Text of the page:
Harari, a researcher at the Interdisciplinary Center at Herzliya who predicted many of the after-effects of the Disengagement from Gaza, spoke with Arutz-7's Ariel Kahane.



"This type of violence is nothing new," Harari said. "The current situation of fauda, or chaos, must be analyzed as a product of three elements: One is falapan, the loss of security control, and the second is fitma, hatred of brothers and civil war, and third is fasad, corruption. These elements have created an explosive situation, with many instances of shooting at and by police, etc. There are also some 15 different factions in the Palestinian Authority street..."



At least 20 Arabs were injured Saturday in Khan Yunis University in Gaza, in clashes between supporters of Hamas and Fatah. The fighting broke out after Damascus-based Hamas leader Khaled Mashal accused Abu Mazen of trying to work together with Israel in toppling the Hamas government.



"The situation cannot yet be described as a civil war," Harari said, "but the potential has grown, and we now have two formal blocs standing off against each other; the government is two-headed, they both have weapons - 40,000 or more armed men in Fatah, and 20,000 from Hamas - and the situation can blow up."



Asked if this situation can lead to war against Israel, Harari said, "In the short and medium range, i.e., 6-12 months, Hamas is not looking for war with us, but would rather use this time to get things in order, and to tighten its hold in the PA. It was Fatah that started the shooting yesterday, and it was not in Hamas' interest."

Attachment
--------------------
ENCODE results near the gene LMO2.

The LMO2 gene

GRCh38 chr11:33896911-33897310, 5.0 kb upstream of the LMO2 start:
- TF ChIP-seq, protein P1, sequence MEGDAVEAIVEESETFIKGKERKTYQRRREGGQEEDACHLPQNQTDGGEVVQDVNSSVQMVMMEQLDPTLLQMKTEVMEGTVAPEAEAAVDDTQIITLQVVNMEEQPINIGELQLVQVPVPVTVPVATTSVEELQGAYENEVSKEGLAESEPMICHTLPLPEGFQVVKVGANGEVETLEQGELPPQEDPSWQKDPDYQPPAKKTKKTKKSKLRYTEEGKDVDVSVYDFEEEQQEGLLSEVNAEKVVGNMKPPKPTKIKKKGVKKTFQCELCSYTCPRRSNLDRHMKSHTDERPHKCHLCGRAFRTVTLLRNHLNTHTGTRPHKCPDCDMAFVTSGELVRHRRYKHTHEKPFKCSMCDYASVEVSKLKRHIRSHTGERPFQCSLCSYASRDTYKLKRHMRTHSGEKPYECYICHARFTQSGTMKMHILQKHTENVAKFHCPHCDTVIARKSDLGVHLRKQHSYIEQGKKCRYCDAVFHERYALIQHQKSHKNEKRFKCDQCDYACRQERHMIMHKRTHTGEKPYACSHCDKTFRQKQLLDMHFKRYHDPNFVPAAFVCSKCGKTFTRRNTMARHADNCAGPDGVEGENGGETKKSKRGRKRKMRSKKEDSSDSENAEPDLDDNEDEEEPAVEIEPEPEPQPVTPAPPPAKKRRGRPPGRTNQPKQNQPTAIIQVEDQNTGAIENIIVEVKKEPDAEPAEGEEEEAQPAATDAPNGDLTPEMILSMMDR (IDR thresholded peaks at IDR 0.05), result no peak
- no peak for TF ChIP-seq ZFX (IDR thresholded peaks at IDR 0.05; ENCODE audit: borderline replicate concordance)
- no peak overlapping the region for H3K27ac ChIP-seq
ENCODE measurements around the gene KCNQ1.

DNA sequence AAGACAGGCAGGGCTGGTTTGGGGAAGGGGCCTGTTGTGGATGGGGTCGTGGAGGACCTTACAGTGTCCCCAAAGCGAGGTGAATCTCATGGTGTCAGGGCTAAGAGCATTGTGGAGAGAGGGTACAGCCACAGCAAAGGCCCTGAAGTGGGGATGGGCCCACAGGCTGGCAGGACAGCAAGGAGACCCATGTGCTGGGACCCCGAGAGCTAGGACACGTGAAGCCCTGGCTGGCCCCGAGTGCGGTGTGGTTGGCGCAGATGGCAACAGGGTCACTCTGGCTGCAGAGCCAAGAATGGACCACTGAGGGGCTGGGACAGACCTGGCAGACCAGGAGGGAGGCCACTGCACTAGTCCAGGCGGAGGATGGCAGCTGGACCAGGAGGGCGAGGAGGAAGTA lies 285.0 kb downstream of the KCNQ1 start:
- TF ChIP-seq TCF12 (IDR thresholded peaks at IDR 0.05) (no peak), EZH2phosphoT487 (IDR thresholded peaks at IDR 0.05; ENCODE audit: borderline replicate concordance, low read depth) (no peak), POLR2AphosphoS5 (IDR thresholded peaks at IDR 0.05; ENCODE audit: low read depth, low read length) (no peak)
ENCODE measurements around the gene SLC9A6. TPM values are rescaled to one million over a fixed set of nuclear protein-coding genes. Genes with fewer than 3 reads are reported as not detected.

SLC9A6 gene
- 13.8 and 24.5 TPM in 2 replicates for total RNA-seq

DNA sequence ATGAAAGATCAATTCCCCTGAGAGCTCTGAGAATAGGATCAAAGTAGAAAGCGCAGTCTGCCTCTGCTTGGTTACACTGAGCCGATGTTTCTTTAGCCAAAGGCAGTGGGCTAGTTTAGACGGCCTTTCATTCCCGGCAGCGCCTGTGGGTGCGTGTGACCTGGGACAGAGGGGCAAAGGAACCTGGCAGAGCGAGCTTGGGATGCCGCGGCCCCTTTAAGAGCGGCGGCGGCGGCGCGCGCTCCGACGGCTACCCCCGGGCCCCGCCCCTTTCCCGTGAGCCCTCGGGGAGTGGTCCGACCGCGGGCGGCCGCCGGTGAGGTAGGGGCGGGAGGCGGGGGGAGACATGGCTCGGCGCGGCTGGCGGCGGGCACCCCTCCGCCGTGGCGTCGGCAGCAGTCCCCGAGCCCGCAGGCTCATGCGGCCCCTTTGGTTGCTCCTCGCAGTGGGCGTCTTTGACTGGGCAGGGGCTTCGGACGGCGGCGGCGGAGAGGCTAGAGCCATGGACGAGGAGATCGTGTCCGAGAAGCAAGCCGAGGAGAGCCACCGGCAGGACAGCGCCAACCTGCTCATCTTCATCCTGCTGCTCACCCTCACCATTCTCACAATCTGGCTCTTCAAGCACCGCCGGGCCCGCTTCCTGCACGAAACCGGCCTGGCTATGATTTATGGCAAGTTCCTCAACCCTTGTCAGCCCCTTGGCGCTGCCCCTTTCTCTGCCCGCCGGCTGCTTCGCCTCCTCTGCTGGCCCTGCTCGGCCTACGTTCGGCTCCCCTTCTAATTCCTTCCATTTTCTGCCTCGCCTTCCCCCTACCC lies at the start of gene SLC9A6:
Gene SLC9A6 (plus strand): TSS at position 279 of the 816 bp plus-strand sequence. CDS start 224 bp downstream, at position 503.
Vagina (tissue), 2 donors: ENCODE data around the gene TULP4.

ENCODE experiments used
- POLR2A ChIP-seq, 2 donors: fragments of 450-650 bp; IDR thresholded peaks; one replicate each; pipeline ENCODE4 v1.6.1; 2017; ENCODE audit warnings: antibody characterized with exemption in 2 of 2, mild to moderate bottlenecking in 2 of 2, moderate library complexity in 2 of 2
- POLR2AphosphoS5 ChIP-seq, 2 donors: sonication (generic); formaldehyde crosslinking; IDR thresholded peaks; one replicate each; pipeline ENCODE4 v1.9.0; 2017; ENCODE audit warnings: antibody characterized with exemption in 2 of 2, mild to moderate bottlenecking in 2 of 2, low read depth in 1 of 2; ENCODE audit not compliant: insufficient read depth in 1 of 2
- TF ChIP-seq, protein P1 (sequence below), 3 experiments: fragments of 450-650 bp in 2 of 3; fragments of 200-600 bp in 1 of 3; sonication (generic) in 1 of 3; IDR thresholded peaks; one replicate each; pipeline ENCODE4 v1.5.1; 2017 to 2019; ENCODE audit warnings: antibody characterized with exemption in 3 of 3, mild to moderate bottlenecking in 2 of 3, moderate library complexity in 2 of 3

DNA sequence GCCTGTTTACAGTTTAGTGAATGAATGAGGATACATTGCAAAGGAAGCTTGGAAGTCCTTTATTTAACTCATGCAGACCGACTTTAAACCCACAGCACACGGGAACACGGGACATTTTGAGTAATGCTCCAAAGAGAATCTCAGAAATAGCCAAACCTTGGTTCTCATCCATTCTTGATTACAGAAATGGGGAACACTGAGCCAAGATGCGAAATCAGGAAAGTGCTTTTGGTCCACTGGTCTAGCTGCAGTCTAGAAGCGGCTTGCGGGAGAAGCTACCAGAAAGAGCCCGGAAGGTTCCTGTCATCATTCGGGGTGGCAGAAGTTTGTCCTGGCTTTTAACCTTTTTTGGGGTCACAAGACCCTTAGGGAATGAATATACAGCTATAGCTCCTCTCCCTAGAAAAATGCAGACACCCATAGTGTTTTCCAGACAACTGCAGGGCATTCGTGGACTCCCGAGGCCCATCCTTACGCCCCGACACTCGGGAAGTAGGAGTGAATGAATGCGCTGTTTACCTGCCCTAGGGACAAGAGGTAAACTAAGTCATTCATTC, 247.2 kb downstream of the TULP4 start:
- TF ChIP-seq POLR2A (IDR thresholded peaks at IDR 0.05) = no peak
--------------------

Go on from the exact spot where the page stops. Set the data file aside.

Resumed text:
"On the other hand," Kahane asked, "Hamas did appoint Samadaneh, the terrorist who is #2 on Israel's wanted list. And neither does Hamas appear to be making any moves towards recognition of Israel and the like."



Harari responded, "First of all, Israelis are under a false perception that Samadaneh is in charge of the entire PA security force - when in fact he is merely to be in charge of the police. His job is - get this - to protect the police from attacks by PA citizens. That's the main purpose of the appointment, but at the same time they [Hamas] don't mind using it to anger Fatah and the U.S. This appointment is a red flag for the United States, because the U.S. accuses him of the attack in which three American guards were killed in Gaza a few years ago. This is why the U.S. responded so angrily."



In a paper he co-wrote last year, Harari predicted that after Israel's unilateral withdrawal from Gaza, the PA leadership would fail the test of running the Gaza Strip effectively and responsibly. He also said that the Palestinian terrorists' major focus would be to attack Jewish settlements and access roads in Judea and Samaria.



Harari feels that the internal situation in the Hamas Authority will become more explosive. "It could be dangerous for Israel," he said, "in that when they finally want to end it, one side is likely to do it by attacking their common enemy, Israel. In addition, they are using this period to develop their arms and fighting capabilities."